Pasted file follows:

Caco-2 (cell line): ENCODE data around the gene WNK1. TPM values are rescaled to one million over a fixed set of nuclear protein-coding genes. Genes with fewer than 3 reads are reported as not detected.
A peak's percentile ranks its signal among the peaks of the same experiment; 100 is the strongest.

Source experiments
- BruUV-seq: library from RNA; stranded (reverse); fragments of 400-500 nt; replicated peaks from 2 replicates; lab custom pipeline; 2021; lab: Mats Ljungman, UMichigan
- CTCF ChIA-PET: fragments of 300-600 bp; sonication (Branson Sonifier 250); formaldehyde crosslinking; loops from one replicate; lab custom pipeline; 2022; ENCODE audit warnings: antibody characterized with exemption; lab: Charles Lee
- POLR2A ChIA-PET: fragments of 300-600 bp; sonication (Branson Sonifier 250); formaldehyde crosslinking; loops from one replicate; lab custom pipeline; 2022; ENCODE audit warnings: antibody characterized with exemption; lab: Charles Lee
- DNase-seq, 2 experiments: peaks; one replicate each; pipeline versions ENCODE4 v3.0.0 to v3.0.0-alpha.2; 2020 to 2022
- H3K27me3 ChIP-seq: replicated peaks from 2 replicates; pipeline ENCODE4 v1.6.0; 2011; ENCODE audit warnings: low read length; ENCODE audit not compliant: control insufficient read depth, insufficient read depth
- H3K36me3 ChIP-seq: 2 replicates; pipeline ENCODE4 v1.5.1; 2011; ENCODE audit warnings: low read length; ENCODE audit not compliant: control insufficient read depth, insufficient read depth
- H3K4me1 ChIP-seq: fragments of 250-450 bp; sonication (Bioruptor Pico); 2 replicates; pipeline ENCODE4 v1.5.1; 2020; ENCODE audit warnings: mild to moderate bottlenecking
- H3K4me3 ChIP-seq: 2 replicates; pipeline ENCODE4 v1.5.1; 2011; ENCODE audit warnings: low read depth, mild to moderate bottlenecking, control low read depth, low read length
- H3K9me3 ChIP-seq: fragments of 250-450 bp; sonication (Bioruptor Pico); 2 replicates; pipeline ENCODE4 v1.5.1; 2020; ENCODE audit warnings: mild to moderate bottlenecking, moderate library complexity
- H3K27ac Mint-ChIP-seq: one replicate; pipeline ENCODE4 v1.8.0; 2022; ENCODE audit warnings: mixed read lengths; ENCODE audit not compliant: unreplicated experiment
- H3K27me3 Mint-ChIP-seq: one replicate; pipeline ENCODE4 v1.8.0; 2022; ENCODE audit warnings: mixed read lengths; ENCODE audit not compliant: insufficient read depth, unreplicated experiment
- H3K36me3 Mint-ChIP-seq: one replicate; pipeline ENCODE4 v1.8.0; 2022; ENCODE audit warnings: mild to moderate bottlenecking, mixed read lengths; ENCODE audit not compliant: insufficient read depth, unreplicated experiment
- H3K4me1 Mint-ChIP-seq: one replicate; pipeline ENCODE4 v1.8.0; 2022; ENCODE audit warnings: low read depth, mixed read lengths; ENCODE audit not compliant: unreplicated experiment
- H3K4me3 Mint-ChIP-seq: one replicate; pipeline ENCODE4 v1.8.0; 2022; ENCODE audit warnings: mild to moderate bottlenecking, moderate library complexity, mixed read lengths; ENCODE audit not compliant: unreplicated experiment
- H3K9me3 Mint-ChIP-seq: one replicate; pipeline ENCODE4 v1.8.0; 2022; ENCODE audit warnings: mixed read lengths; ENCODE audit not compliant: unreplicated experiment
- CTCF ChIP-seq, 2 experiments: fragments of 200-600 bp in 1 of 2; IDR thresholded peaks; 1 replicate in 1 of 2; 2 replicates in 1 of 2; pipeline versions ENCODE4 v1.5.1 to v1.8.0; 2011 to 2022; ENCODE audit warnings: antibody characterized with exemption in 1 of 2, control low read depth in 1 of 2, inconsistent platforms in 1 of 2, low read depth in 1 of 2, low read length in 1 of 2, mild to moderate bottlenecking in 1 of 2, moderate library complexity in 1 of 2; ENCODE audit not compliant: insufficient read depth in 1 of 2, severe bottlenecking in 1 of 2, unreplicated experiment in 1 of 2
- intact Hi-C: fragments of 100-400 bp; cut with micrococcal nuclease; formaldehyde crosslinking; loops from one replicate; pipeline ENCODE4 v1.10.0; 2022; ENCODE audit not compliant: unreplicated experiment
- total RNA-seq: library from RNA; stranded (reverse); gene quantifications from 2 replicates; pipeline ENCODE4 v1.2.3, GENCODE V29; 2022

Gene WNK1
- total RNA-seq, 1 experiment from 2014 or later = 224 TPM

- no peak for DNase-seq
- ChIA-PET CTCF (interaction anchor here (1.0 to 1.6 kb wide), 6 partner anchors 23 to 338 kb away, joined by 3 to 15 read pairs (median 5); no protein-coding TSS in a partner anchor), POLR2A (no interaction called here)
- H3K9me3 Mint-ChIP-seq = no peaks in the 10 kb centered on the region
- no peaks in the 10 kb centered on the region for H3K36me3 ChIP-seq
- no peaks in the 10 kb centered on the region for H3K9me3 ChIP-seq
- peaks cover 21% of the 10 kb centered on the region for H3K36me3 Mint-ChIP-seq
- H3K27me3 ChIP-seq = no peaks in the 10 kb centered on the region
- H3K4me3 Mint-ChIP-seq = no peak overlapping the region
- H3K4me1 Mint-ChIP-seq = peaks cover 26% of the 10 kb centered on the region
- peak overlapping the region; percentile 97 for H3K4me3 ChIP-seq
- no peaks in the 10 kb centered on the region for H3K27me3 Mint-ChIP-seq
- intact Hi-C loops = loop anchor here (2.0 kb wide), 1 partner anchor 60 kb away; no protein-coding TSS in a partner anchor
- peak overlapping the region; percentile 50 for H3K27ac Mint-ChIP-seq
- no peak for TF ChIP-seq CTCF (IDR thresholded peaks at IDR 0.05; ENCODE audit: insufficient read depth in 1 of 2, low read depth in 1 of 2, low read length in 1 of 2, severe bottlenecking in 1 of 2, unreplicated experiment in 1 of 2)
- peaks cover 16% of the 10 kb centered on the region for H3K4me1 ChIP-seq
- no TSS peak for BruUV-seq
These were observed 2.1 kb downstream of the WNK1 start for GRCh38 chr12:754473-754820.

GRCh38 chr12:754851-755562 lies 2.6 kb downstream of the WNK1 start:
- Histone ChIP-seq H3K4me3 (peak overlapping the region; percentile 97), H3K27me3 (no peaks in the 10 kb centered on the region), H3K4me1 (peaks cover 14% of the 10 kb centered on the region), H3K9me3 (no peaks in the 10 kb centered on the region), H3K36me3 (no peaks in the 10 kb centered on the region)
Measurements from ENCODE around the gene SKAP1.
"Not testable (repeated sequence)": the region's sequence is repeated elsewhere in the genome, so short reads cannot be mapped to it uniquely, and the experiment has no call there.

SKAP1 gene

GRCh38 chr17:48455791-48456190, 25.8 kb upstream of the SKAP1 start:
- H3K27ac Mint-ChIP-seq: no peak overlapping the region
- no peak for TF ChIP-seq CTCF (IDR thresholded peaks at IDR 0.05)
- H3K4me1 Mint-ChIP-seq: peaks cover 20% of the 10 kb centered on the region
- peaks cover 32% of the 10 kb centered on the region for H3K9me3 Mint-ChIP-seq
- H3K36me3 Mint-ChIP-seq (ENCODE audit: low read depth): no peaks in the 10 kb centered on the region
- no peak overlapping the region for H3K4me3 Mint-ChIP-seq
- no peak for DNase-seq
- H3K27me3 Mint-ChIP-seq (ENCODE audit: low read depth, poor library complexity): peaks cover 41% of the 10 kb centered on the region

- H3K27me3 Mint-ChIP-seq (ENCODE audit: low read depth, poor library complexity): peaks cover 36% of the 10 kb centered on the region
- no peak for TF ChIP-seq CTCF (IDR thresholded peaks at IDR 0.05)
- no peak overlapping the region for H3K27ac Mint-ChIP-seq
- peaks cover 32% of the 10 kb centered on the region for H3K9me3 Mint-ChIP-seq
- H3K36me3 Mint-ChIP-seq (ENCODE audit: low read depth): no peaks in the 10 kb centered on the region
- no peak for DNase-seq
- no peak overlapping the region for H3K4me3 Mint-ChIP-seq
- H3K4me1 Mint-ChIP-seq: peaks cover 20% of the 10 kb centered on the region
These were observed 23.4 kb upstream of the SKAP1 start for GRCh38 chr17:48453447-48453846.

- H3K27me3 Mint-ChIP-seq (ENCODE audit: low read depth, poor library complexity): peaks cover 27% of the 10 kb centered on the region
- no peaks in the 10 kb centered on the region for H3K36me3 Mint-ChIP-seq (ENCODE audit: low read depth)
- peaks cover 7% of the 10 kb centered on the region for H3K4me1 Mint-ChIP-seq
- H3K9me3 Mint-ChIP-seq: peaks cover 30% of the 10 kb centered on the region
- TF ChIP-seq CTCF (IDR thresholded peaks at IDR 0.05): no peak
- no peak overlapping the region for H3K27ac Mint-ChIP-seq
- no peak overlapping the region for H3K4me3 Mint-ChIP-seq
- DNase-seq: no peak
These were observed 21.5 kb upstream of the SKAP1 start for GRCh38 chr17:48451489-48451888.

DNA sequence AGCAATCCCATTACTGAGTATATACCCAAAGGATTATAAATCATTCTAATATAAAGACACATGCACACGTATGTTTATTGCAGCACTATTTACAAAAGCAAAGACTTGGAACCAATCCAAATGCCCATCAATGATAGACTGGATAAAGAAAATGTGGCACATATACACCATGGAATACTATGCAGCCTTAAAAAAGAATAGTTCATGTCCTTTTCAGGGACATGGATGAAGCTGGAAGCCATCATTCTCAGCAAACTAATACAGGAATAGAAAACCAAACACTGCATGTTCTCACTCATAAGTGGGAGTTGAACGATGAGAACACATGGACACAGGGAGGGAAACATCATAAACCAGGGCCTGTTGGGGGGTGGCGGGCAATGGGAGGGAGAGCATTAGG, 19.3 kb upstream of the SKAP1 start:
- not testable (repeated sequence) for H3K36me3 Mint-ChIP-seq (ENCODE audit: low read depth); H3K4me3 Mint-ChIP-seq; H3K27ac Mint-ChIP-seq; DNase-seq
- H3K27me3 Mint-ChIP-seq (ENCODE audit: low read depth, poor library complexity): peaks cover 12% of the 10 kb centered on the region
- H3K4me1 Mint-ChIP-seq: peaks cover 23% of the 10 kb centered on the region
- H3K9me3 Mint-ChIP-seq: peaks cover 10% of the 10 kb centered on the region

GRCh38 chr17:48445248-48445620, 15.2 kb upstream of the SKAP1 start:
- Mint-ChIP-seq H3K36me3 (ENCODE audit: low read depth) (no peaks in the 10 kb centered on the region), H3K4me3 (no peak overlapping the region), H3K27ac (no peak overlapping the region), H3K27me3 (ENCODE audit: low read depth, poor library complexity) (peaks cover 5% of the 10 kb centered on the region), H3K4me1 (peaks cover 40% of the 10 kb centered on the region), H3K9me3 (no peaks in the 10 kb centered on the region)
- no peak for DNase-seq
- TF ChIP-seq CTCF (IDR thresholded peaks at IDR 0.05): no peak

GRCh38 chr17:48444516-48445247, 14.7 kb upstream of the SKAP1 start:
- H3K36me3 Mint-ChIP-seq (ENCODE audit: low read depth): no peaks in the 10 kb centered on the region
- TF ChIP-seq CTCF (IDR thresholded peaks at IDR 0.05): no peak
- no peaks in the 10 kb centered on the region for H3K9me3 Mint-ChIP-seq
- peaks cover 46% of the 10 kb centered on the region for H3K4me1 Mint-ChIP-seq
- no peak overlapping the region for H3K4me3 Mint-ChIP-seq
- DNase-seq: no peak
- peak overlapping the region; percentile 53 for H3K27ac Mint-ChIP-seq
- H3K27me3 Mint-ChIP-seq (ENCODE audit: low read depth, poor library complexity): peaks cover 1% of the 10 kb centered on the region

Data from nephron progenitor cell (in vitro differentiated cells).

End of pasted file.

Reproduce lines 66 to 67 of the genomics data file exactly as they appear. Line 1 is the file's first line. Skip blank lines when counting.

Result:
- peaks cover 7% of the 10 kb centered on the region for H3K4me1 Mint-ChIP-seq
- H3K9me3 Mint-ChIP-seq: peaks cover 30% of the 10 kb centered on the region